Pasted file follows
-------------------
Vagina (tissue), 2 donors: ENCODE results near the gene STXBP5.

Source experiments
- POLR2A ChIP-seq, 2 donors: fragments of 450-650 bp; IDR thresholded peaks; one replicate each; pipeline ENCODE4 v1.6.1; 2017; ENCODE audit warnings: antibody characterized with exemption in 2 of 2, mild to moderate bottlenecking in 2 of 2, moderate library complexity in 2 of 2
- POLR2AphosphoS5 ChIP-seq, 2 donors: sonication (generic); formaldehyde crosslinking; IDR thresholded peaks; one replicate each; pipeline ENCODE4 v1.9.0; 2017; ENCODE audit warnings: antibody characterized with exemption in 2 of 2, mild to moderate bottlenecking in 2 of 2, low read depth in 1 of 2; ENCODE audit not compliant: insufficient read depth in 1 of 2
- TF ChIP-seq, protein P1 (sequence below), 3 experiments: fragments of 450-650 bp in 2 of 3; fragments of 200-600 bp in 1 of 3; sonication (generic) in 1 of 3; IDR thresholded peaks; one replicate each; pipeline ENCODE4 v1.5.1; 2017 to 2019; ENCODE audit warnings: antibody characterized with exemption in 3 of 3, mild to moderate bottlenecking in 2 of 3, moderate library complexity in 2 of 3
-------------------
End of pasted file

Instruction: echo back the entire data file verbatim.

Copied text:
Vagina (tissue), 2 donors: ENCODE results near the gene STXBP5.

Source experiments
- POLR2A ChIP-seq, 2 donors: fragments of 450-650 bp; IDR thresholded peaks; one replicate each; pipeline ENCODE4 v1.6.1; 2017; ENCODE audit warnings: antibody characterized with exemption in 2 of 2, mild to moderate bottlenecking in 2 of 2, moderate library complexity in 2 of 2
- POLR2AphosphoS5 ChIP-seq, 2 donors: sonication (generic); formaldehyde crosslinking; IDR thresholded peaks; one replicate each; pipeline ENCODE4 v1.9.0; 2017; ENCODE audit warnings: antibody characterized with exemption in 2 of 2, mild to moderate bottlenecking in 2 of 2, low read depth in 1 of 2; ENCODE audit not compliant: insufficient read depth in 1 of 2
- TF ChIP-seq, protein P1 (sequence below), 3 experiments: fragments of 450-650 bp in 2 of 3; fragments of 200-600 bp in 1 of 3; sonication (generic) in 1 of 3; IDR thresholded peaks; one replicate each; pipeline ENCODE4 v1.5.1; 2017 to 2019; ENCODE audit warnings: antibody characterized with exemption in 3 of 3, mild to moderate bottlenecking in 2 of 3, moderate library complexity in 2 of 3